But these politicians wanted to milk the glamour and wealth of the cricket body. What helped them was that the BCCI was a patently opaque body; the auditors, appointed and paid for by the BCCI itself, usually did the job of endorsing incomes and expenses worth hundreds of crores of rupees. So the politician-administrators had a good opportunity to ladle out big patronage to their cronies. They chose to wear two hats - one of a minister/MP and another of a cricket administrator (they had the clout to ensure that the office of profit clause did not apply to them). They appointed their henchmen, at fat salaries, to do the dirty work.
Look at the phalanx of big politicians, across political divide, in the history of cricketing administration. Consider the current party in power, the BJP. Its 'big three' had been associated with cricket administration at one point of time or another. Prime Minister Narendra Modi was the chief of Gujarat Cricket Association for several years till he resigned on becoming the prime minister; BJP president Amit Shah became the president of the Gujarat Cricket Association after Modi’s elevation as PM and the finance minister Arun Jaitley's name has been synonymous with the Delhi and District Cricket Association (DDCA) which he lorded over for 13 long years.
The UPA regime did not have such an illustrious galaxy of cricket administrators (the Congress president or even the two finance ministers – Pranab Mukherjee and P Chidambaram – did not have any direct link with cricket administration at the national or state level), but still, the UPA had its share of politician-cricket administrator. Sharad Pawar, a minister in the UPA cabinet, was the former BCCI president, and Congress MP Rajeev Shukla became the IPL chairman. Lalu Prasad Yadav and Farooq Abdullah, who were part of the UPA government, were also the president of their respective state cricket bodies - the Bihar Cricket Association and Jammu and Kashmir Cricket Association. Jyotiraditya Scindia, another UPA minister, is the head of Madhya Pradesh Cricket Association (MPCA).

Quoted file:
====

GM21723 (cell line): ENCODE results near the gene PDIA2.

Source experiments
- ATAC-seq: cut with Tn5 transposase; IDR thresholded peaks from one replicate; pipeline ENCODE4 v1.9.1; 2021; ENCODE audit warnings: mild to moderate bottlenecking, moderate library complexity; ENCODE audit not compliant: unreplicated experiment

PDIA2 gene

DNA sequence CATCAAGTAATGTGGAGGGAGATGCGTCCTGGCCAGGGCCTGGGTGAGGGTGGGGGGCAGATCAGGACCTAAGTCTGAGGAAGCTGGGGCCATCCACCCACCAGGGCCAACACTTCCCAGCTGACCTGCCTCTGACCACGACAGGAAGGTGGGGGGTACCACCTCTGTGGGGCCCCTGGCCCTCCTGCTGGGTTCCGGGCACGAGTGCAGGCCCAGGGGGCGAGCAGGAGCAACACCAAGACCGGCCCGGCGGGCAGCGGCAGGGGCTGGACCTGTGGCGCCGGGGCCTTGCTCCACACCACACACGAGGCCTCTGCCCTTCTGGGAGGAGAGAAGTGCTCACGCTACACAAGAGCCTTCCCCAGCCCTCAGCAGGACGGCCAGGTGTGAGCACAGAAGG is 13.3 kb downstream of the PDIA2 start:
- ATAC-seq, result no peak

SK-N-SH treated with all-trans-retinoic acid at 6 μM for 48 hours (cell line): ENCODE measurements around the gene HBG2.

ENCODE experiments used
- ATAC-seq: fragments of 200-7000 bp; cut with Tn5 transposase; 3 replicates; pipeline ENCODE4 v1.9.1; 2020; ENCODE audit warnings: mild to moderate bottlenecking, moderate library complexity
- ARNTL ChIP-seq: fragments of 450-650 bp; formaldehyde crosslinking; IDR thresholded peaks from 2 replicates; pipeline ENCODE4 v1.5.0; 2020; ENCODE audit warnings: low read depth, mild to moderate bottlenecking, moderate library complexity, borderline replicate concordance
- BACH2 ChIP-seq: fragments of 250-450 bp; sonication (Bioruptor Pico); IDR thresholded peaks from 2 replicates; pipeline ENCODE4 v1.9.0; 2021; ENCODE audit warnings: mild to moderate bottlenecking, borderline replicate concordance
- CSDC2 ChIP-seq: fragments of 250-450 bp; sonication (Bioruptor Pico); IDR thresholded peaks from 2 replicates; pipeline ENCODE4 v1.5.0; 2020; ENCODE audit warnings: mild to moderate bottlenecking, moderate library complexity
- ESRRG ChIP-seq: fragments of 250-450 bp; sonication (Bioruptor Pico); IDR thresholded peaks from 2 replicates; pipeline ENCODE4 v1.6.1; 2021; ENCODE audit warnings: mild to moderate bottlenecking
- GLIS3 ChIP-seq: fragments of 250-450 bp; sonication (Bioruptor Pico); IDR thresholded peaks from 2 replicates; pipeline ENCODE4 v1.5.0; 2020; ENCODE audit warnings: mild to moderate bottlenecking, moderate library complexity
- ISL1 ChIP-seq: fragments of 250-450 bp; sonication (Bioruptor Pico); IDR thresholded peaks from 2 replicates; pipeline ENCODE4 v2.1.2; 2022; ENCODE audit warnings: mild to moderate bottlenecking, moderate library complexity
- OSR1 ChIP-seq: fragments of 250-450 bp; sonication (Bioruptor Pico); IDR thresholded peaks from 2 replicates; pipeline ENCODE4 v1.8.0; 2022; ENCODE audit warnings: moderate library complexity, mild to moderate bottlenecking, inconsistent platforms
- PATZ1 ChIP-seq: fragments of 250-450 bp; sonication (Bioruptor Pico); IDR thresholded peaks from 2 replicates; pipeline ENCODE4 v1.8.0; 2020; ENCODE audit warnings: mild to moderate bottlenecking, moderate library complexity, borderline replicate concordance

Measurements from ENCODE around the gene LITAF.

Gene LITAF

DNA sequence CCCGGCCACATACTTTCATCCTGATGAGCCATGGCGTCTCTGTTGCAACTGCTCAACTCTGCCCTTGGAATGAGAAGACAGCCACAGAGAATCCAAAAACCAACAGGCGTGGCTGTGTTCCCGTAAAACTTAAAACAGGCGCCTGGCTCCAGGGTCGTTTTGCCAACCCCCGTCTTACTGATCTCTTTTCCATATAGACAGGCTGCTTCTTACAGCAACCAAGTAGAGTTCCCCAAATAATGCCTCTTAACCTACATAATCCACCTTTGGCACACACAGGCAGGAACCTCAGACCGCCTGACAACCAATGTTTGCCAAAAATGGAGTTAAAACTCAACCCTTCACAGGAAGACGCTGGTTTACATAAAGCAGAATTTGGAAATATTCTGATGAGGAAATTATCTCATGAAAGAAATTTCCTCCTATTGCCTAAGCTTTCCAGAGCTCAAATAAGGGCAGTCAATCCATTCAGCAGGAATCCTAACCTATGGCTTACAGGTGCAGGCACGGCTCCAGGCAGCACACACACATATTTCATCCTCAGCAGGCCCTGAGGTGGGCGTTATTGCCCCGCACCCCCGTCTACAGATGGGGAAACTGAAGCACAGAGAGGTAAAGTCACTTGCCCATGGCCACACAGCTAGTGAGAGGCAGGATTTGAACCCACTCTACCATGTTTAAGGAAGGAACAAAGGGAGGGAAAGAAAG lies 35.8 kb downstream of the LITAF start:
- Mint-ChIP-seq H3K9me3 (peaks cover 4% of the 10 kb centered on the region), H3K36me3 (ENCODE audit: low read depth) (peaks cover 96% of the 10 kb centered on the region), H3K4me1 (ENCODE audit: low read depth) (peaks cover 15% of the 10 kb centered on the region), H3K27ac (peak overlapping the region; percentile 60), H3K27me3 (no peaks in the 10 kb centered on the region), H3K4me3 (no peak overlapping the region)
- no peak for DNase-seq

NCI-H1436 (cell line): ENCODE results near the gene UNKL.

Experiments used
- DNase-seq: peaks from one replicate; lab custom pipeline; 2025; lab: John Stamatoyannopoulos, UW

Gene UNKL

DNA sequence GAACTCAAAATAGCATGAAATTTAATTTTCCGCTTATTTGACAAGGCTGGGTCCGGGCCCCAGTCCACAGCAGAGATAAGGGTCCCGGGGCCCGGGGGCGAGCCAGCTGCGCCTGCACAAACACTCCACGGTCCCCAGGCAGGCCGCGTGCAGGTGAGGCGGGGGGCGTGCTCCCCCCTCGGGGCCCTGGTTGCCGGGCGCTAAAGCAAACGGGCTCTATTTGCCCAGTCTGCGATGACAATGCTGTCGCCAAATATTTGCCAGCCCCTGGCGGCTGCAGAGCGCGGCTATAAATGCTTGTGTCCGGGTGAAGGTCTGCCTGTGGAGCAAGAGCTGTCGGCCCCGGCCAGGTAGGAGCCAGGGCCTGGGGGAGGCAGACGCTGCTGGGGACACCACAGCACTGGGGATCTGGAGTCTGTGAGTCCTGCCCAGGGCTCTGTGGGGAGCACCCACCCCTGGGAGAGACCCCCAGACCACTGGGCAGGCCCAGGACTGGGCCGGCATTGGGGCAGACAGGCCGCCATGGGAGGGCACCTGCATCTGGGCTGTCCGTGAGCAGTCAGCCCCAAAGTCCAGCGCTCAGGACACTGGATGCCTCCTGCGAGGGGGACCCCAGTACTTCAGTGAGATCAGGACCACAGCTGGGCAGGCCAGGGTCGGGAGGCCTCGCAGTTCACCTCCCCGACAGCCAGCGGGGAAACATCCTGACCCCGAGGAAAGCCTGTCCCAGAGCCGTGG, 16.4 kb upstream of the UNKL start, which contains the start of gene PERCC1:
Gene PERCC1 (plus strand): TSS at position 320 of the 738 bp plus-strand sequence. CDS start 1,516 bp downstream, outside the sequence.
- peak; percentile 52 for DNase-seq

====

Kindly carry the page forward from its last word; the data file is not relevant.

This formidable group scuttled the pioneering Sports Bill piloted by Ajay Maken, the then sports minister, in 2011. The Bill had sought to bring all the sport bodies including the BCCI under the Right to Information (RTI) Act, an Act which had been promulgated by the UPA government itself in 2005. But the ministers with close ties with the BCCI did not allow the Bill to fructify.
If the UPA did not succeed in bringing transparency to a cash-rich body like the BCCI, then it would be well-nigh impossible to imagine that the NDA would take the radical step. After all, the top leaders of the NDA have a symbiotic relationship with the BCCI and they would go out of the way to protect and defend the vested interests in the apex cricket body.
When the nexus between big sport and big politics is so deeply entrenched, it is only the apex court which can stem the rot by forcing the BCCI to become fully professional and transparent. If the court thinks that a mere sledgehammer would not do and that a bulldozer must be pressed into service to pull down the deeply-flawed structure, and erect a new one in its place, then so be it. India’s cricket lovers will be grateful for the expulsion of the freeloaders from the cricket administration.